The Power of Vision


The last couple of weeks we've watched candidates for the Presidency attempt, before huge live and television crowds, to lay out their vision. They want our votes, they offer change and they use vision as a way to try and separate themselves from one another.


Vision needs to be an important part of your leadership. Vision is a picture. It's a picture of the future with implicit (or sometimes explicit) commentary on why people should strive (work hard or at least support you) to create that future.

Many times we leaders get so caught up in the drone of the mundane we forget the power of vision. So why should leaders always embrace vision? Here are my thoughts and I'd enjoy hearing yours:

  1. Vision simplifies things. It helps people shape hundreds or thousands of detailed decisions. In a sense, it gives them a grid or an umbrella or a funnel that leads them to do their jobs better. When Southwest Airlines decides to be the "low cost carrier" that vision drives the whole business and the myriad of daily decisions employees need to make.
  2. Vision motivates people. Even if the first steps are awkward, or personally painful vision motivates people to move in the right direction. JFK's urgent visioning message to reach the moon wasn't executed perfectly initially, but we got there. People were motivated by a higher calling, a sense of direction and purpose. If you don't continually preach your vision message, people will slip into unmotivated patterns.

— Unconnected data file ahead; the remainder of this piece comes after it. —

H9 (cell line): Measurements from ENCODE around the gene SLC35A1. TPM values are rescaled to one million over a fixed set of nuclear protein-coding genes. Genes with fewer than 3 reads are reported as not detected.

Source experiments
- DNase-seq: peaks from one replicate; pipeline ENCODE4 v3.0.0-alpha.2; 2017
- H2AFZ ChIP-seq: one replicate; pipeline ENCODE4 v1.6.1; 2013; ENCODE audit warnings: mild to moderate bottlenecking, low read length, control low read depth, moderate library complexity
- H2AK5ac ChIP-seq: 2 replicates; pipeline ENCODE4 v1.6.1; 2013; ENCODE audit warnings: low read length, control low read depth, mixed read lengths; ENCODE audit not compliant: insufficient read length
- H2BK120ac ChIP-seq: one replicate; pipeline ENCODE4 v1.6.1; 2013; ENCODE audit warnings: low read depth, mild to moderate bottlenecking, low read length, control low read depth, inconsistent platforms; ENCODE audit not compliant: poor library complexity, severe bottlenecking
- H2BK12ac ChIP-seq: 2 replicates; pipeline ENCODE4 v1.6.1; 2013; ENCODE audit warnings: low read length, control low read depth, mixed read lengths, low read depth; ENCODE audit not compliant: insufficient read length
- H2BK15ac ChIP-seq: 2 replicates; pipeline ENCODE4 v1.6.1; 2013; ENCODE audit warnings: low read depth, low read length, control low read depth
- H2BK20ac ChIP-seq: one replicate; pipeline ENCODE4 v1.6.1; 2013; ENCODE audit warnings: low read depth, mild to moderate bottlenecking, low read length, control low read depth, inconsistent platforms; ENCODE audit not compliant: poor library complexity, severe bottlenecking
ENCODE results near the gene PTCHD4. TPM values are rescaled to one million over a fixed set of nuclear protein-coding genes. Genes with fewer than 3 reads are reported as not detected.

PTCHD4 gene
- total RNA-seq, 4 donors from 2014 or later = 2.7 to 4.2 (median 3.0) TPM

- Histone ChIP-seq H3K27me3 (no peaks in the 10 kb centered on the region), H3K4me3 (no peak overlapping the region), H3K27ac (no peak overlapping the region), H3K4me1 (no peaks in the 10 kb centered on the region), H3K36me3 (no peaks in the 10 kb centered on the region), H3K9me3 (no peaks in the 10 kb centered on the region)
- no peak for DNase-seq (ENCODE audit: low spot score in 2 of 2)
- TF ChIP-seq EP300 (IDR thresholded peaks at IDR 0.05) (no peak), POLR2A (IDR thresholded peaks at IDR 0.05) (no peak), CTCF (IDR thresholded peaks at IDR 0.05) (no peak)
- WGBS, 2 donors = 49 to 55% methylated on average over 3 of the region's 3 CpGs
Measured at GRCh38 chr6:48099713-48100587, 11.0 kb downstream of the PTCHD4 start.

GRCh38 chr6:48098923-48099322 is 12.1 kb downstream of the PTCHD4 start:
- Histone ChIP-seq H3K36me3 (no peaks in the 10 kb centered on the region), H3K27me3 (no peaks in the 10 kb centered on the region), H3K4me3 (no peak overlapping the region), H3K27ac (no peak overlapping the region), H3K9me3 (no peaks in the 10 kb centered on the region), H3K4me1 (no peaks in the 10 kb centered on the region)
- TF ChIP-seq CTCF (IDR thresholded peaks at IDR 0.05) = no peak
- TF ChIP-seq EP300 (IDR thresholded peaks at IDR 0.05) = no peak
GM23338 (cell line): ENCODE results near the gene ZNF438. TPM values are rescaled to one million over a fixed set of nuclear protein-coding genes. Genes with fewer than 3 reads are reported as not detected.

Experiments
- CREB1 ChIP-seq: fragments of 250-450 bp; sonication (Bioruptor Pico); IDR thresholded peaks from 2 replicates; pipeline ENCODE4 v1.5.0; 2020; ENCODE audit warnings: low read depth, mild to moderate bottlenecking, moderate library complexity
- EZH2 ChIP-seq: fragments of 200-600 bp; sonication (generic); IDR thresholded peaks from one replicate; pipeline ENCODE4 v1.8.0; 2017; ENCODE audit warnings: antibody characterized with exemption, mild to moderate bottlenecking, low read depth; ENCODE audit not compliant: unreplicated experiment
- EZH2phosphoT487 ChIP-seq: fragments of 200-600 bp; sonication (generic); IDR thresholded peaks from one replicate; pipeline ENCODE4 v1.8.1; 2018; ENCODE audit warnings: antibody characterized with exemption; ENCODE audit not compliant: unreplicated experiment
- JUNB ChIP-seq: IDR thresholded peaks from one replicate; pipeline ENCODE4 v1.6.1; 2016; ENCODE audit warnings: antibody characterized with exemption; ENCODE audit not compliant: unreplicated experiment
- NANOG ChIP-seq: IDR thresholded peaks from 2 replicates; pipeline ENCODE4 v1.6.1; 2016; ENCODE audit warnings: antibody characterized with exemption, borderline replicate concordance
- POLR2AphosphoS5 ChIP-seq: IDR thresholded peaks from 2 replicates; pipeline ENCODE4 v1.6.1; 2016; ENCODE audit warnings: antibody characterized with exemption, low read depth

3. Vision coordinates people. No, this doesn't mean that suddenly all your people will be world class athletes, it means that the actions of different people, different departments, different silos can be coordinated under one central core message and direction. Vision can make your organization fast and efficient if all the people clearly understand where you want the organization to go.

So how do you get there? You start with clarity. People will always disagree on direction, or tactics. Or, they'll be confused. It's your job as a leader to clarify the direction of change and help your people understand the "why" behind the vision. With clarity of direction and an understanding of the why behind the direction the inability of people to make decisions disappears. One simple question — is this in line with our vision? — can help eliminate hours, and even months of endless discussion.

In the end, authoritarian decree and micromanagement serve only to reinforce the status quo. Vision is one of the most successful ways to break the barriers, align your people and move forward to growth.


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Trust is the winsome wedding of faith and hope.

Brennan Manning

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